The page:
This Idea Must Die

Recently Dave and Chris from Shop Talk Show reached out to me to be a part of an episode called “This Idea Must Die.” They wanted to know the following:

We’d like to hear about what idea or thing in Web Design/Web Development you think our Industry must let go of in order to achieve progress.

I think it’s an excellent question, so here’s my answer.

I think the idea that must die is the notion that the Web is this singular, definable, quantifiable thing. I often hear a lot of dogmatic language around what the Web is and that’s often used to justify that person’s One Right Way of doing things.

In truth the Web is very much like the elephant in the Blind Men and the Elephant story. You know what I’m talking about? Each blind man touches a different part of the elephant and comes to a different conclusion about what an elephant is. The guy who feels the elephant’s leg says the elephant is like a pillar; the one who feels the elephant’s tail says the elephant is like a rope; the one who feels the elephant’s trunk says the elephant is like a tree branch, and so on. Of course, none of their definitions is correct because non of them have the full picture.

We come at the task of creating things for the Web with our own perspectives on what the Web is, and that influences how we approach our work. We have tons of people working on the Web and they’re all coming from a ton of different backgrounds using tons of different technologies and tools to make things happen. That’s fantastic, but of course that also means there are a lot of different perspectives that naturally end up conflicting with each other.

Some peoples’ perspective of the Web treats the Web as just another runtime, just like Flash or Java or whatever. And developers use that as an excuse to put on the horse blinders, focus on the latest and greatest technology, and resultantly exclude a lot of people from their experience. I love how Jeremy Keith rails against the phrase “The Web Platform” because that phrase sort of reinforces this notion that the Web is just another runtime. But it’s not. Rather, as Jeremy puts it, the Web is this continuum of features, contexts, and environments, and it’s up to us to recognize that and act accordingly.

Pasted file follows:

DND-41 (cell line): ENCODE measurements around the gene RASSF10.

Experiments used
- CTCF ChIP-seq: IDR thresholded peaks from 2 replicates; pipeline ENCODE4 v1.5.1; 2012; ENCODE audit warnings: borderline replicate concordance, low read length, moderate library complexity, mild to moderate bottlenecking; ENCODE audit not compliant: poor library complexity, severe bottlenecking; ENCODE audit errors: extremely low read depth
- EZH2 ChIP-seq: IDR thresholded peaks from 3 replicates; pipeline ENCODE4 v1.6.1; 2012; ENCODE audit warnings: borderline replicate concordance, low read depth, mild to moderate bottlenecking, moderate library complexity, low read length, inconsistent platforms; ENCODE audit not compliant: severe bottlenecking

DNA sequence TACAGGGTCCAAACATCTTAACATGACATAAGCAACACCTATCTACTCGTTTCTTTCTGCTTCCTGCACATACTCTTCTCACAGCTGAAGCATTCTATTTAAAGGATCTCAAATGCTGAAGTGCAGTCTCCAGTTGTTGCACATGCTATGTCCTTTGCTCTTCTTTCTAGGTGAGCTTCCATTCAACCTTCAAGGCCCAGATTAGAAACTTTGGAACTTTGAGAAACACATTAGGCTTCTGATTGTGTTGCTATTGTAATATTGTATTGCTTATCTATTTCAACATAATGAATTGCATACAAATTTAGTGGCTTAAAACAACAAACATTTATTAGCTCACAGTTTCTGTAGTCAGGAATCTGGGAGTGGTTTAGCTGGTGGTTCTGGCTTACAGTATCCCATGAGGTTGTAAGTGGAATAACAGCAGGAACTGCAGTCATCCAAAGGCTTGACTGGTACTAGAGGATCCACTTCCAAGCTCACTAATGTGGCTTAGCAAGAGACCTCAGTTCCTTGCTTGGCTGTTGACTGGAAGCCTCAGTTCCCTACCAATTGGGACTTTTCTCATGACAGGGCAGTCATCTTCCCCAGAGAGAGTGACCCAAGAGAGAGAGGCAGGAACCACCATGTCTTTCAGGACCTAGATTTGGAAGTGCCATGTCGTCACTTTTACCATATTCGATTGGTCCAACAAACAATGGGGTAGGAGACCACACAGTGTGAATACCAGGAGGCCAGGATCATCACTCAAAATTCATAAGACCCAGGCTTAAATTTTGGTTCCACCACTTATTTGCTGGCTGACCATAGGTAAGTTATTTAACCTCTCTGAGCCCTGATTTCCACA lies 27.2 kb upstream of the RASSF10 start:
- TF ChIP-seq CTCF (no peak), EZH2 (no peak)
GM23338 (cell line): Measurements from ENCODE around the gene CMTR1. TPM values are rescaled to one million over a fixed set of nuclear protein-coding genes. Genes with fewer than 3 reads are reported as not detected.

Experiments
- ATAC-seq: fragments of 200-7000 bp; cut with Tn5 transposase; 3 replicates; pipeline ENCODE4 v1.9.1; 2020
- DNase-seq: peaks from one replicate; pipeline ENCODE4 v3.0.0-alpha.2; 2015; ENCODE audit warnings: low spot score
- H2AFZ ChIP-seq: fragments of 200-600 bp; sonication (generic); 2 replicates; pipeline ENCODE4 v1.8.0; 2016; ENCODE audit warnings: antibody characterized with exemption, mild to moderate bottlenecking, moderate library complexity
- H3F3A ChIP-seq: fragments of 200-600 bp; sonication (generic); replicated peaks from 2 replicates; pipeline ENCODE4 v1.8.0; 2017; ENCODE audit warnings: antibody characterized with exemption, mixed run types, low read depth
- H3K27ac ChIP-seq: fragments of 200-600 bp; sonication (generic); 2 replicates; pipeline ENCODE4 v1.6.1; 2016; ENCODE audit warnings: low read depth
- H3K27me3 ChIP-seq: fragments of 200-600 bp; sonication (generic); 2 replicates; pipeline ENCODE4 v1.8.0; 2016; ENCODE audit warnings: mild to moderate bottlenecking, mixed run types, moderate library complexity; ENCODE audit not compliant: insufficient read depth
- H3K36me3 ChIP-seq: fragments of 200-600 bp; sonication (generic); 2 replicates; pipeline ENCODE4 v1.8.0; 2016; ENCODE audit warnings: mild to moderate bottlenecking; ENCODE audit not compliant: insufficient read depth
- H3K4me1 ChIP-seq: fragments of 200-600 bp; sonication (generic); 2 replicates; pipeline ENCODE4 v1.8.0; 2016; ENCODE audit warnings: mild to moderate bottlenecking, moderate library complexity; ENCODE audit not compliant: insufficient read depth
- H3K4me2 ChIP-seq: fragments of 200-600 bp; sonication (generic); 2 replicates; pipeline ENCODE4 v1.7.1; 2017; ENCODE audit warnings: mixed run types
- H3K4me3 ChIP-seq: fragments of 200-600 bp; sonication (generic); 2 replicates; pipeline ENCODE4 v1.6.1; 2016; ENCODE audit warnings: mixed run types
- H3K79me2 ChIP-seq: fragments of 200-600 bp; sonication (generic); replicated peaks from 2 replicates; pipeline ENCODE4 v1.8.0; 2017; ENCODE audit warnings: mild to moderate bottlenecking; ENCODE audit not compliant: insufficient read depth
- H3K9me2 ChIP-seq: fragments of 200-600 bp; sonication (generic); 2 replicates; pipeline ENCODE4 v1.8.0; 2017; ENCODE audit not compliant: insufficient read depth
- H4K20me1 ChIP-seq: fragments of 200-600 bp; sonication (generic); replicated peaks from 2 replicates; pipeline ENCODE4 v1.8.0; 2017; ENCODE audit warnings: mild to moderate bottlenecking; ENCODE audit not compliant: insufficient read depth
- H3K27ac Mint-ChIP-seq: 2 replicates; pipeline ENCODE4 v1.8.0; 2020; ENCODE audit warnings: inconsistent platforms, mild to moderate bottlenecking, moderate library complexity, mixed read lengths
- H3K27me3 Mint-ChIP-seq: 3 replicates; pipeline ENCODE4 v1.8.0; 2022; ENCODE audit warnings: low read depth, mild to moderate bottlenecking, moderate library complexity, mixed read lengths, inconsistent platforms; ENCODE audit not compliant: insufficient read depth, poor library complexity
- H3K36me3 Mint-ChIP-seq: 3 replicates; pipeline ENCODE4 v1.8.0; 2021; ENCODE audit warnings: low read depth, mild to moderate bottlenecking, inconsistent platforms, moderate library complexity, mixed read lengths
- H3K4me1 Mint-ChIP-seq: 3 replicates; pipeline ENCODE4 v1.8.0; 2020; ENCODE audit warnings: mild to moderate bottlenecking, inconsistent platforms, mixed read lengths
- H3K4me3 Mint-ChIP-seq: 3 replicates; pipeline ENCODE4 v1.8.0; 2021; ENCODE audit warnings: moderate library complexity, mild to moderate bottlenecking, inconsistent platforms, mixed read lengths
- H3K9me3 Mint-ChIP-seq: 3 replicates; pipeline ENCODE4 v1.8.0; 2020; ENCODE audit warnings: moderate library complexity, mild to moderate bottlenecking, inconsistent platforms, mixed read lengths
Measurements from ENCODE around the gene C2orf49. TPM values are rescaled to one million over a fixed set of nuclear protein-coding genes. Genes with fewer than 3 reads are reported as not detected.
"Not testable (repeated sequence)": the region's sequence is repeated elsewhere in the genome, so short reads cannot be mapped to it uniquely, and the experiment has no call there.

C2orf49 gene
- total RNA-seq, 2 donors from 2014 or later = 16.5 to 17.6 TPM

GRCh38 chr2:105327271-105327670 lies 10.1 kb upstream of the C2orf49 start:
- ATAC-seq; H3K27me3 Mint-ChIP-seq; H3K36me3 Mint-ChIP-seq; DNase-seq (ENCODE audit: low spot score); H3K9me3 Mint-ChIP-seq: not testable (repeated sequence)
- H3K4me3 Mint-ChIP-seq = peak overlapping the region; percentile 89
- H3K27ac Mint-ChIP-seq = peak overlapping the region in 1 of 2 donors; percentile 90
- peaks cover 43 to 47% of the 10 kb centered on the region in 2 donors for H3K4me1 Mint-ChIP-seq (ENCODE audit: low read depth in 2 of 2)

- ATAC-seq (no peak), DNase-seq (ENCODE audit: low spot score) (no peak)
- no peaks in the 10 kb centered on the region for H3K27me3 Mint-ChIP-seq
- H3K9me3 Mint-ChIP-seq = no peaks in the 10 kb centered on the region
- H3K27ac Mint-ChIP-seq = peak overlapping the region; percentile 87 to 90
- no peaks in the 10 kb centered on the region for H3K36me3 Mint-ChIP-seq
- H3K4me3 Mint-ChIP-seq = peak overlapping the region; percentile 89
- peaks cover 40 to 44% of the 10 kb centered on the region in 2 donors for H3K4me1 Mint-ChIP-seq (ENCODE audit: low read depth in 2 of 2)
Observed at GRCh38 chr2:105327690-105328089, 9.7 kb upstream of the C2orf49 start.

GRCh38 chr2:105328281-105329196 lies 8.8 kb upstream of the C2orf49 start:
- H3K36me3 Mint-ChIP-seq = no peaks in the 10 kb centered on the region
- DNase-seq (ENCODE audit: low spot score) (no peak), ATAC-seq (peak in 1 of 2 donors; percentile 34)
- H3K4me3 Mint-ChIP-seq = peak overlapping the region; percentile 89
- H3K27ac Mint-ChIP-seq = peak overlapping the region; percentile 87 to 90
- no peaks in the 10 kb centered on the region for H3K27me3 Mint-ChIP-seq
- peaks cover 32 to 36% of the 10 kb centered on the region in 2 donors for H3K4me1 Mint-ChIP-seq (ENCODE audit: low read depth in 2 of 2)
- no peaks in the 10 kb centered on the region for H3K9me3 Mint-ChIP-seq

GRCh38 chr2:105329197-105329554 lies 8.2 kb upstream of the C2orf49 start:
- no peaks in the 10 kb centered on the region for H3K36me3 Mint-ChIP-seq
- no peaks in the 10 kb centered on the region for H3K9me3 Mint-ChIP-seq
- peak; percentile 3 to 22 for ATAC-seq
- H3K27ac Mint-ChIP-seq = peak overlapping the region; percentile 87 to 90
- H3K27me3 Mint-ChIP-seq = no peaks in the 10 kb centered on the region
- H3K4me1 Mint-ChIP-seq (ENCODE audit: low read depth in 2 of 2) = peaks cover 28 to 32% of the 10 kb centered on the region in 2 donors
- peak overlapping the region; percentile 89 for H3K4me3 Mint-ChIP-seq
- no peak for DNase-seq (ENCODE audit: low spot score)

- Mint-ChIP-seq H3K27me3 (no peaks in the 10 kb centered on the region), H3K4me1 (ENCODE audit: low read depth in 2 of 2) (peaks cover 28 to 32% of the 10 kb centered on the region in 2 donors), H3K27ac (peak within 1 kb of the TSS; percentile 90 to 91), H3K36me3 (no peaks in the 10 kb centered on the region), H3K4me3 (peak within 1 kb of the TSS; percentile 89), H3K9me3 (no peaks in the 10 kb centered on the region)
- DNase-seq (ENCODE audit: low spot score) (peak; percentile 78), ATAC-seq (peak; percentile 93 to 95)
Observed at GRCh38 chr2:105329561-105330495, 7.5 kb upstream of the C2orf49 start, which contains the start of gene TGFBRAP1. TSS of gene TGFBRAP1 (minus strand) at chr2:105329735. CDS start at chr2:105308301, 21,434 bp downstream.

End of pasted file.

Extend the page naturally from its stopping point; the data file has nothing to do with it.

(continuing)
Tim Kadlec recently had a great post called Thriving in Unpredictability. In it, he talks about a lot of the things he can’t control:

I have no control over the network. It could be fast, it could be slow, it could be down entirely.

I have no control over the end device. It could be a phone, a laptop, an e-reader, a watch, a tv. It could be top-of-the line or it could be budget device with low specs. It could be a device released the other day, or a device released 5 years ago.

I have no control over the client running on that device. It could be the latest and greatest of modern browsers. It could be one of those browsers we developers love to hate. It could be a proxy browser. It could be an in-app browser.

I have no control over the visitor or their context. They could be sitting down. They could be taking a train somewhere. They could be multitasking while walking down the street. They could be driving (I know). They could be color-blind.

I love Tim’s post. I think it’s great. The more we embrace the fact that there are so many variables and unknowns in our world, the more likely we are to build better, more resilient, more future-friendly experiences for the Web.

As the edge of the horizon of the Web universe grows beyond the sight of any one person, it’s becoming increasingly important to embrace that unpredictability of the Web, embrace that unknown, embrace the things we can’t see or haven’t experienced first-hand, and really recognize that the Web is a diverse, amazing medium.

So those are my thoughts. I like Dave’s one-sentence synopsis of the idea that I think must die: “The Web is X, therefore my thing.” We’re shaped by our own perspectives and biases, and we need to overcome those biases in order to build better experiences for everybody.